This particular uncle has the sort of head that was simply made for
drawing, don't you agree? Also he has a natural sense of posing.
Notice the fine shapes in the head, the forehead and brows, the nose, cheeks, mouth and jaw. I have always found that we tend to normalise features when we draw them, so, when I have -- to draw a
head I try almost to over-characterise it just a little at first, and usually it turns out that I haven't exaggerated it at all.
Here is an example of what I mean. If you were to draw a greyhound's head for the first time, you probably find you have made the nose too short. In the case of a kitten, we'll say, you make the nose too long, and eyes and ears too small. The shoulders in this particular sitter are very important, if for example -- you were to alter the slope of them, the portrait would look out of character. The clothes in the second portrait help a great deal to make the drawing interesting. I enjoyed doing them.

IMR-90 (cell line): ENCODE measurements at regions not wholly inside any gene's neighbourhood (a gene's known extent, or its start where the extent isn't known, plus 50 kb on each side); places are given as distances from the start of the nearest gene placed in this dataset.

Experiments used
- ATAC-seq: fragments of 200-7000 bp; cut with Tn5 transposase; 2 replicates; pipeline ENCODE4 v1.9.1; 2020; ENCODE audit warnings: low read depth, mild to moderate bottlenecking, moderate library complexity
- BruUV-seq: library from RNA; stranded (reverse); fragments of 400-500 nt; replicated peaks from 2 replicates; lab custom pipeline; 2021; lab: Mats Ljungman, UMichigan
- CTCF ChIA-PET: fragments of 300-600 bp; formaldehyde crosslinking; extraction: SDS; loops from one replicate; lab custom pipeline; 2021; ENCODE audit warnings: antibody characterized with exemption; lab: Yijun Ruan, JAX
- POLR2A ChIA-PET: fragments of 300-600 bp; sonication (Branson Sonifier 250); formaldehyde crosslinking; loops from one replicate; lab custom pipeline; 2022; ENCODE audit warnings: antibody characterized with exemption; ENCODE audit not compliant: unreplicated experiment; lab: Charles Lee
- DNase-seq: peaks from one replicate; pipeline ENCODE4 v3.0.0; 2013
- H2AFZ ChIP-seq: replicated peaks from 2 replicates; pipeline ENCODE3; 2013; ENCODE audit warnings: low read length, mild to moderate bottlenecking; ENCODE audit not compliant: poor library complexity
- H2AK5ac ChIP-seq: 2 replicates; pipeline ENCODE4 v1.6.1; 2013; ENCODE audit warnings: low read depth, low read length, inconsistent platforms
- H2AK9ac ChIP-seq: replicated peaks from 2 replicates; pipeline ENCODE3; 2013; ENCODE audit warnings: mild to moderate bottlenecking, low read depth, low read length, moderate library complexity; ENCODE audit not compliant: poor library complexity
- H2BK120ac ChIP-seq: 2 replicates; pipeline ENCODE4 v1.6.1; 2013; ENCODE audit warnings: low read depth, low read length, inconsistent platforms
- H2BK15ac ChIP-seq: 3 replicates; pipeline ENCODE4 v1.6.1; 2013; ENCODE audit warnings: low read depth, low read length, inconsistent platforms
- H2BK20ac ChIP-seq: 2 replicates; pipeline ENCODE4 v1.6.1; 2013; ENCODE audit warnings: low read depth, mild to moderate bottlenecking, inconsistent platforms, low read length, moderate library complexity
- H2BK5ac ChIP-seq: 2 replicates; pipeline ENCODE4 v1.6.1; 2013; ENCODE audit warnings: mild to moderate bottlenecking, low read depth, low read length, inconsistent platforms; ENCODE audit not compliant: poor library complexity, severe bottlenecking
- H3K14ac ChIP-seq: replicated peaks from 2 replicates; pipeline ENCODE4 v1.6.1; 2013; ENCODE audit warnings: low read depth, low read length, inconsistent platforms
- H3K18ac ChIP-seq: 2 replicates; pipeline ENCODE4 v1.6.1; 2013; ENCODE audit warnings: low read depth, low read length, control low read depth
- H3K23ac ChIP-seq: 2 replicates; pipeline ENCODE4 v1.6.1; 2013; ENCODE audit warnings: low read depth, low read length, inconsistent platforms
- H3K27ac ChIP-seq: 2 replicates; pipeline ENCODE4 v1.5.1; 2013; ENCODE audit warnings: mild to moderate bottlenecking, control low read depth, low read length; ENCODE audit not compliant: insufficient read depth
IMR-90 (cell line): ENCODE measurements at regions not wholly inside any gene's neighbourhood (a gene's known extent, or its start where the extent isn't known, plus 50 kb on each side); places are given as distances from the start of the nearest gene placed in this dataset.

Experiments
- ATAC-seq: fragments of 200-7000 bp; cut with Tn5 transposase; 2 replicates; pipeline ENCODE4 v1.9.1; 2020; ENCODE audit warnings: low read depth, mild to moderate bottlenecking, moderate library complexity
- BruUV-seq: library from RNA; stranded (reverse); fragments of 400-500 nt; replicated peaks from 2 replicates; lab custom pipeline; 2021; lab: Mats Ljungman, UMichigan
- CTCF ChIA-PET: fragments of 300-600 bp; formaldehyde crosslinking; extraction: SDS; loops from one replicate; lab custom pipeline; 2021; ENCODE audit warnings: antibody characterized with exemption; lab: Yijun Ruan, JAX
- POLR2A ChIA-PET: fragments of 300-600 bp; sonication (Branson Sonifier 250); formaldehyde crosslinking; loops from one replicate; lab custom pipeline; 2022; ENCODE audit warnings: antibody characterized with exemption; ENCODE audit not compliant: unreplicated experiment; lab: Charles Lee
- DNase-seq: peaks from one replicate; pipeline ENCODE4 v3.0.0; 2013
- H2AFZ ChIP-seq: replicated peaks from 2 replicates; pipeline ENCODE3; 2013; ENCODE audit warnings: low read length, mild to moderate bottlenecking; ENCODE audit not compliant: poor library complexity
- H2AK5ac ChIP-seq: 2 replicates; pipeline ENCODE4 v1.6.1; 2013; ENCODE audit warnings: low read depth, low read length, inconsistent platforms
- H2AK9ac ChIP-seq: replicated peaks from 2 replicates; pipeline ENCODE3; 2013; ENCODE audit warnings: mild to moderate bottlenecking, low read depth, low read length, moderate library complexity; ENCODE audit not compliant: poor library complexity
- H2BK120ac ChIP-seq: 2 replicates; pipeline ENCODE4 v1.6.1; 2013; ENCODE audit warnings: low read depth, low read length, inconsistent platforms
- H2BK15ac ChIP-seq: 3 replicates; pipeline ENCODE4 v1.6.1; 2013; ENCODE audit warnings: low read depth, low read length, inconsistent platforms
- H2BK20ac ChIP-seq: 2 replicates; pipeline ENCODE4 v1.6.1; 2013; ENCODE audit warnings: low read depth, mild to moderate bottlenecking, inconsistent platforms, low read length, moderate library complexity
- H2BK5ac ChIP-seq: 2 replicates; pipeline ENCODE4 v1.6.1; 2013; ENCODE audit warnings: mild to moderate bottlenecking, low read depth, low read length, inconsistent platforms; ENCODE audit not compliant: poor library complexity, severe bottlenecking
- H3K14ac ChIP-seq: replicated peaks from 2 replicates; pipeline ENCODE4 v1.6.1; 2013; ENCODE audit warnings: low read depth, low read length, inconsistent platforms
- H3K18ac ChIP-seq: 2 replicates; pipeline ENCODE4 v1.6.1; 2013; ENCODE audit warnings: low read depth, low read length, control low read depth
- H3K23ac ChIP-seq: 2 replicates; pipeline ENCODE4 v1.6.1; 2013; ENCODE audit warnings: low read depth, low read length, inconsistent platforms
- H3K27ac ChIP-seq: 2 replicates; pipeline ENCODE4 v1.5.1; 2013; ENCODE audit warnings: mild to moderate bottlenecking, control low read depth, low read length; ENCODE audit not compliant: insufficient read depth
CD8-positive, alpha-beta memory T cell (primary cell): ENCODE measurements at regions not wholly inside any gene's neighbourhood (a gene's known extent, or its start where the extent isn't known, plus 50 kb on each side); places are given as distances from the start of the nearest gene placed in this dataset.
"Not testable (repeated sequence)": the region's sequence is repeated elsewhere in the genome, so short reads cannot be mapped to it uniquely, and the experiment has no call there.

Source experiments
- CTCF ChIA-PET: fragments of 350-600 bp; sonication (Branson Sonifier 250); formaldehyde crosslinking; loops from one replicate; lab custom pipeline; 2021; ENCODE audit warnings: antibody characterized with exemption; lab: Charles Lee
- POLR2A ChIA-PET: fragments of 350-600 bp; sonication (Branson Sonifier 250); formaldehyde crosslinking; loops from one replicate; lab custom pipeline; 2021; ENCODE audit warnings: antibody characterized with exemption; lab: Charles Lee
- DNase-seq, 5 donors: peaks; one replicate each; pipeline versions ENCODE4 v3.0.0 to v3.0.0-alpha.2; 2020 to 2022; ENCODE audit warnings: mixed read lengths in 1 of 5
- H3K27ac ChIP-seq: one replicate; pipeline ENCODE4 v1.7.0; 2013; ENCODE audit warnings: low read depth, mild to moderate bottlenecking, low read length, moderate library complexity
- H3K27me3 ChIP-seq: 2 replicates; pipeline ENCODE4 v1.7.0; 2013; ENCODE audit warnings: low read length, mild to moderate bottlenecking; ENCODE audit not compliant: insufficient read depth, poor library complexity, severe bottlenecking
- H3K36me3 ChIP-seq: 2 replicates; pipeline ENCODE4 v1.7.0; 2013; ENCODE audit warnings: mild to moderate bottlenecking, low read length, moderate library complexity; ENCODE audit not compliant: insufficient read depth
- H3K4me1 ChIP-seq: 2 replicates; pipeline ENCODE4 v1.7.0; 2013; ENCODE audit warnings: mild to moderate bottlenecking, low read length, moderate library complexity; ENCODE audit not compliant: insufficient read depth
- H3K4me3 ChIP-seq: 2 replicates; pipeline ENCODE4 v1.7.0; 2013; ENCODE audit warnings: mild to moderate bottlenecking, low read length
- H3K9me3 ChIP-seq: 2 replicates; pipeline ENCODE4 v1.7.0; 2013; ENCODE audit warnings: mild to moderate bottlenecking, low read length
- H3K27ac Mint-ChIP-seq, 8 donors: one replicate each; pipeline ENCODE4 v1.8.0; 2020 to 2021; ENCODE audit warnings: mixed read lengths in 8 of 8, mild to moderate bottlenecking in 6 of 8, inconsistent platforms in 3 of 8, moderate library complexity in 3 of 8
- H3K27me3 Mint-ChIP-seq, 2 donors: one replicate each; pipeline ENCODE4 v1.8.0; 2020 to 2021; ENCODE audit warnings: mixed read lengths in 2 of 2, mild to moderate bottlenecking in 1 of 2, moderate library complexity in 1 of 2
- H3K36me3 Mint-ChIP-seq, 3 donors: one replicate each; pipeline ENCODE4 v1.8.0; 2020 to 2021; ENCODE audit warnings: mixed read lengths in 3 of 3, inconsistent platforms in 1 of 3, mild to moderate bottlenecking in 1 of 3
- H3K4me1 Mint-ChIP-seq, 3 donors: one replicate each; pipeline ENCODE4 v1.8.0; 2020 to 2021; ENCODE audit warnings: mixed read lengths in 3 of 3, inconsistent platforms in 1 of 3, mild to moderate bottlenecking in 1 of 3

You will notice, no doubt, that I have not tried to carry this drawing to a highly finished stage. The reason for this is, that a drawing of this kind has a sort of spontaneity in the pose. The way the folds are drawn and the hands too, are better than if they had been worked up and shaded. I often leave a drawing like this, not because I am afraid of spoiling it by adding to it, but because I feel I have got all I want out of it.